Shooting Myself

When my new website (and this blog) went live on August 1, 2012, it required a headshot of yours truly for my “About” page. As I prepared the final draft of my website and filled my portfolios with image with relative ease, I struggled to find a suitable portrait of myself to accompany my bio.

Like most photographers, I am usually behind the camera and have a shortage of good portraits–candid or posed–from which to choose. The self-portrait that I had been using since August 1 was not ideal, and it has been on my to-do list ever since then to remedy this situation.

This past weekend I finally had a break in my busy schedule, and with the help of my girlfriend Jacklyn, I executed an idea had been percolating in my mind.

I wanted a candid but well lit and composed portrait. I locked in a great highrise apartment location with a kitchen bar counter extending in front of a living area with a big bank of windows. I liked the openness of the space. I also had a recently-acquired lighting tool that created beautiful sunny light, which would be perfect for sculpting the light on my face without clashing with the lighting of the surrounding environment.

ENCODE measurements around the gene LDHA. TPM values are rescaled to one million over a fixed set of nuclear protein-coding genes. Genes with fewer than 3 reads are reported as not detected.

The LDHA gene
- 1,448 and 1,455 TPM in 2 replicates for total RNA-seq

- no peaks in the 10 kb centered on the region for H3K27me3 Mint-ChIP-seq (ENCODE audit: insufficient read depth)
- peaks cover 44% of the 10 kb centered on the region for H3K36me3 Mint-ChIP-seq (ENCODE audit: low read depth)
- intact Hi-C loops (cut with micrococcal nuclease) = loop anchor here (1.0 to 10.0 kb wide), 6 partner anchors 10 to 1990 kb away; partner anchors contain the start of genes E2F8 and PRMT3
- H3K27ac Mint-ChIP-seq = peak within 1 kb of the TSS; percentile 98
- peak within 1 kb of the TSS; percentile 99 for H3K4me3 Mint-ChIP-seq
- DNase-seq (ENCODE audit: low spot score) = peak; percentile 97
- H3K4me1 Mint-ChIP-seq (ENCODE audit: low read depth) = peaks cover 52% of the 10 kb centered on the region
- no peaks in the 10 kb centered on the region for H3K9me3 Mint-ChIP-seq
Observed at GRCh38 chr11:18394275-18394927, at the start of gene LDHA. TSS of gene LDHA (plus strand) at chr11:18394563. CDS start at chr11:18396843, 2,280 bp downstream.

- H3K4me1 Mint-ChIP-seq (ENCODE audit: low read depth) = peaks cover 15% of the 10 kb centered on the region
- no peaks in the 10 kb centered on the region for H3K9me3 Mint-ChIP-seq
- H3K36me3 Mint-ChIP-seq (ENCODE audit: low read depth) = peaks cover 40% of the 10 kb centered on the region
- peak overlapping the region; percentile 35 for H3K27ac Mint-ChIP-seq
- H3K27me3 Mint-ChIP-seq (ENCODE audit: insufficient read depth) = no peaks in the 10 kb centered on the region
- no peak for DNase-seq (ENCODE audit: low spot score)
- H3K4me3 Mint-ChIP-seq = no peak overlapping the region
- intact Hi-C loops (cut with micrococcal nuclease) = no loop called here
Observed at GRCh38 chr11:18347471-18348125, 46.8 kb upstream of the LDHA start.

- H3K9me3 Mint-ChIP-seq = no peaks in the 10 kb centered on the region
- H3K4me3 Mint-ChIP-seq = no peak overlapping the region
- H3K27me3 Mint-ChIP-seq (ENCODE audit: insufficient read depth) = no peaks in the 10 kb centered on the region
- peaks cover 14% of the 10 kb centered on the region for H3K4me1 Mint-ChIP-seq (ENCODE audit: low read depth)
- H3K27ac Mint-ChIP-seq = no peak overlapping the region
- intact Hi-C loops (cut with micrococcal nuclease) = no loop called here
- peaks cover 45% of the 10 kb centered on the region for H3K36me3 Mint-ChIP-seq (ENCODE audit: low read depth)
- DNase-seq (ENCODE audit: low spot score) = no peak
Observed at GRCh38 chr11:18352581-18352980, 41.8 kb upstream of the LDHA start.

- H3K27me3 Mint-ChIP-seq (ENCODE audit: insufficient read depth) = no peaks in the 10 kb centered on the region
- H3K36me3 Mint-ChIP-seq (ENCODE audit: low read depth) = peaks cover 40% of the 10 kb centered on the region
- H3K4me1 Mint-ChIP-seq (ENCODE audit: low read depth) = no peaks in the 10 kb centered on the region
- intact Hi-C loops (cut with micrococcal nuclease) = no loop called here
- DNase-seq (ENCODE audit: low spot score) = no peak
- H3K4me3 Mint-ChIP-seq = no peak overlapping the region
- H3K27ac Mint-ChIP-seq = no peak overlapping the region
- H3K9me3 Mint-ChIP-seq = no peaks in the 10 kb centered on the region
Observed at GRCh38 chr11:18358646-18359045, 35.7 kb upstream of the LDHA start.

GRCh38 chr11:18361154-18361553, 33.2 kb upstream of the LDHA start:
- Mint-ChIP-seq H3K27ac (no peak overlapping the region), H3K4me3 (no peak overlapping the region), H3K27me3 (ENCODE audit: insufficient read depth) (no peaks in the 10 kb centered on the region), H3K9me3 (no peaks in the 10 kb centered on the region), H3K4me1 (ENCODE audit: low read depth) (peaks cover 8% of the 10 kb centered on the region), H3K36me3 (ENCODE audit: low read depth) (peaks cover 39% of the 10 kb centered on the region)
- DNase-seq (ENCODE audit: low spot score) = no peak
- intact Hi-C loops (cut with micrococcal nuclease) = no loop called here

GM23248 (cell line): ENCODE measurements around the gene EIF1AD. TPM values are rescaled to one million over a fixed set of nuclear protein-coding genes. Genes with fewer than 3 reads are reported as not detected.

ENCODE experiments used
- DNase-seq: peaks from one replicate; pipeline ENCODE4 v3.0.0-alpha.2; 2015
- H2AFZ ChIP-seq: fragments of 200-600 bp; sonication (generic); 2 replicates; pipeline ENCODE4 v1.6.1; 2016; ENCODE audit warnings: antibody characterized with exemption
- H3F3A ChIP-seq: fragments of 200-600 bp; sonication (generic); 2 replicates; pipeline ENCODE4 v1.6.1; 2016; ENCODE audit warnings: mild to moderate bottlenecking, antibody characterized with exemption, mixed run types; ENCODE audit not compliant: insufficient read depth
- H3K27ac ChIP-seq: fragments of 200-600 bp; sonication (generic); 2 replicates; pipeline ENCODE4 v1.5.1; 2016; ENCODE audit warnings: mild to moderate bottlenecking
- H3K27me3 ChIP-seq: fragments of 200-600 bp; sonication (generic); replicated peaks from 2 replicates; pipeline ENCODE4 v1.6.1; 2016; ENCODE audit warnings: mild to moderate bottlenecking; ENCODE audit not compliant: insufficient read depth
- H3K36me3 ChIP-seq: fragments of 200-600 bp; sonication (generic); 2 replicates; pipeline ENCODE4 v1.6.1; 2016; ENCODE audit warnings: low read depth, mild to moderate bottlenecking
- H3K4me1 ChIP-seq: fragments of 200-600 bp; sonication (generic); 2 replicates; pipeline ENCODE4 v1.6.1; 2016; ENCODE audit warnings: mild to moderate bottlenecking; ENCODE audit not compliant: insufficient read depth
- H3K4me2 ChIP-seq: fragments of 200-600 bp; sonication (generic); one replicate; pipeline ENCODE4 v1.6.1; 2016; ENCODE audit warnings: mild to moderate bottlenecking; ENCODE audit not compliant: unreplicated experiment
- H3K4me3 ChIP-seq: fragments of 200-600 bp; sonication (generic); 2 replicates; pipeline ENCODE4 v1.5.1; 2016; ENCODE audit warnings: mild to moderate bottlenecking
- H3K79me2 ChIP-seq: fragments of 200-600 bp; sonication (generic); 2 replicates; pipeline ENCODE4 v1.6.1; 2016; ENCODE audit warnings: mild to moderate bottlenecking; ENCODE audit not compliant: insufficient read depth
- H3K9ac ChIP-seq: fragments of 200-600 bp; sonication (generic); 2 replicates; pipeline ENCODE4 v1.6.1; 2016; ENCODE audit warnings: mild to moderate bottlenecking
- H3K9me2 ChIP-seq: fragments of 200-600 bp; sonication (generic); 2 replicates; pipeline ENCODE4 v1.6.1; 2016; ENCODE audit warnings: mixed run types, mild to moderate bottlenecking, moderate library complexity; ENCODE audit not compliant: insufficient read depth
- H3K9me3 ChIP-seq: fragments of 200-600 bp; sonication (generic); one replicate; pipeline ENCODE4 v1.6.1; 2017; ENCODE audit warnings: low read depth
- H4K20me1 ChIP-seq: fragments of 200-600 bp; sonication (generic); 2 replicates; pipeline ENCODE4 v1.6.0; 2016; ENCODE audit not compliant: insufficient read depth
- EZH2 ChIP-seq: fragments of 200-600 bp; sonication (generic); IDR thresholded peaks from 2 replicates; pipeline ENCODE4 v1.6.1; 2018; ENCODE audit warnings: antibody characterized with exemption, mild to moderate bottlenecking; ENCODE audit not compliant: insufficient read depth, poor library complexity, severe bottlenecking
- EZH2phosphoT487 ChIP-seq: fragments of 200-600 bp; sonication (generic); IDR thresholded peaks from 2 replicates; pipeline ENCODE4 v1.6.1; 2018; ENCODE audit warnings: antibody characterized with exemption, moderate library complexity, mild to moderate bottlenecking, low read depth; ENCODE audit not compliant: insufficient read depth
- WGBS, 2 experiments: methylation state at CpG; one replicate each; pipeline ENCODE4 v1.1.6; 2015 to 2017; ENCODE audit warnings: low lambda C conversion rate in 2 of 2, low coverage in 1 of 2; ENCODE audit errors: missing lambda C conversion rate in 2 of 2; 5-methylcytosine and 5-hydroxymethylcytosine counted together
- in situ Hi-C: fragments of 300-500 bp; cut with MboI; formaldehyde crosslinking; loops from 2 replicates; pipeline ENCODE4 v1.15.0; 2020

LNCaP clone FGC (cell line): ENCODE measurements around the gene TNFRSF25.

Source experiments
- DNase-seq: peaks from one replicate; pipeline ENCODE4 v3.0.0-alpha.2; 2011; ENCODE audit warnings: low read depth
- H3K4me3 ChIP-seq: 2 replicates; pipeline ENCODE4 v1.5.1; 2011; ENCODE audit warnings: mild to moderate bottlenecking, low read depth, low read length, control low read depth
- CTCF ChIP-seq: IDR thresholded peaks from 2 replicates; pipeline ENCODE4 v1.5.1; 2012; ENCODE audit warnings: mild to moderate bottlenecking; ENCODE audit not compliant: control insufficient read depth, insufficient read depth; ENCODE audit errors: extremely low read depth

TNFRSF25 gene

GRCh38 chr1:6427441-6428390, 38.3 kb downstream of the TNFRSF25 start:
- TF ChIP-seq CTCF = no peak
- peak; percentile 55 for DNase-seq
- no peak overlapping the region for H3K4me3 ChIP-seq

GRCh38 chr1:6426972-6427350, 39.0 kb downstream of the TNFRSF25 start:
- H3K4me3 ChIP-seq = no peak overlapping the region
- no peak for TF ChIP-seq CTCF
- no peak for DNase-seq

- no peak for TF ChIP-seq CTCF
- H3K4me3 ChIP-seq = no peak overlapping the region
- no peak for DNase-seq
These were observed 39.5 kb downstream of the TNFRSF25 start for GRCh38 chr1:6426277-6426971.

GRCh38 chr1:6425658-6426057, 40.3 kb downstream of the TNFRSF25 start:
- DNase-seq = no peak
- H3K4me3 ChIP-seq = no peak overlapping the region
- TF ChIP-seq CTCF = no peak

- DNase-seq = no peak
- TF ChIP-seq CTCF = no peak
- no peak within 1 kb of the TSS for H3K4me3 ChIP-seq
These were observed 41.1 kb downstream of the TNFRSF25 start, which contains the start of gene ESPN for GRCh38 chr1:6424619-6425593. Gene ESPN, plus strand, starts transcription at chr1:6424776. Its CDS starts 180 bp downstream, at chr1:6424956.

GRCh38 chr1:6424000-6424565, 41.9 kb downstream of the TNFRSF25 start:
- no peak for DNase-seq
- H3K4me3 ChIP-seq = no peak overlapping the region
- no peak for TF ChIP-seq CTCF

I sketched out how I would compose and light my portrait using my location and lighting to best advantage:

Then on Sunday, I assembled my lighting kit and headed over to the location. I set up, framed the shot, tweaked the lighting, and had Jacklyn operate the camera (and keep me laughing). I tethered the camera to a laptop with the screen facing toward me, so I could look over every 5-10 frames and see how things were looking.

Here is the winning shot, which was just placed on to the “About” page on my main website:

Some changes were made to the set-up on the fly, but if you compare the finished product to my sketch, you’ll see that the result pretty closely matches the original concept. My fancy new lighting tool reproduced sunlight well, and I am happy with the end result.

Even though I conceived of this as a self-portrait, it’s probably more appropriate to call it a co-portrait. Jacklyn was instrumental in framing and focusing, and had the all-important task of loosening up the uptight subject!

(Whew, glad that’s over. Now back to my comfort zone behind the camera for at least a year!)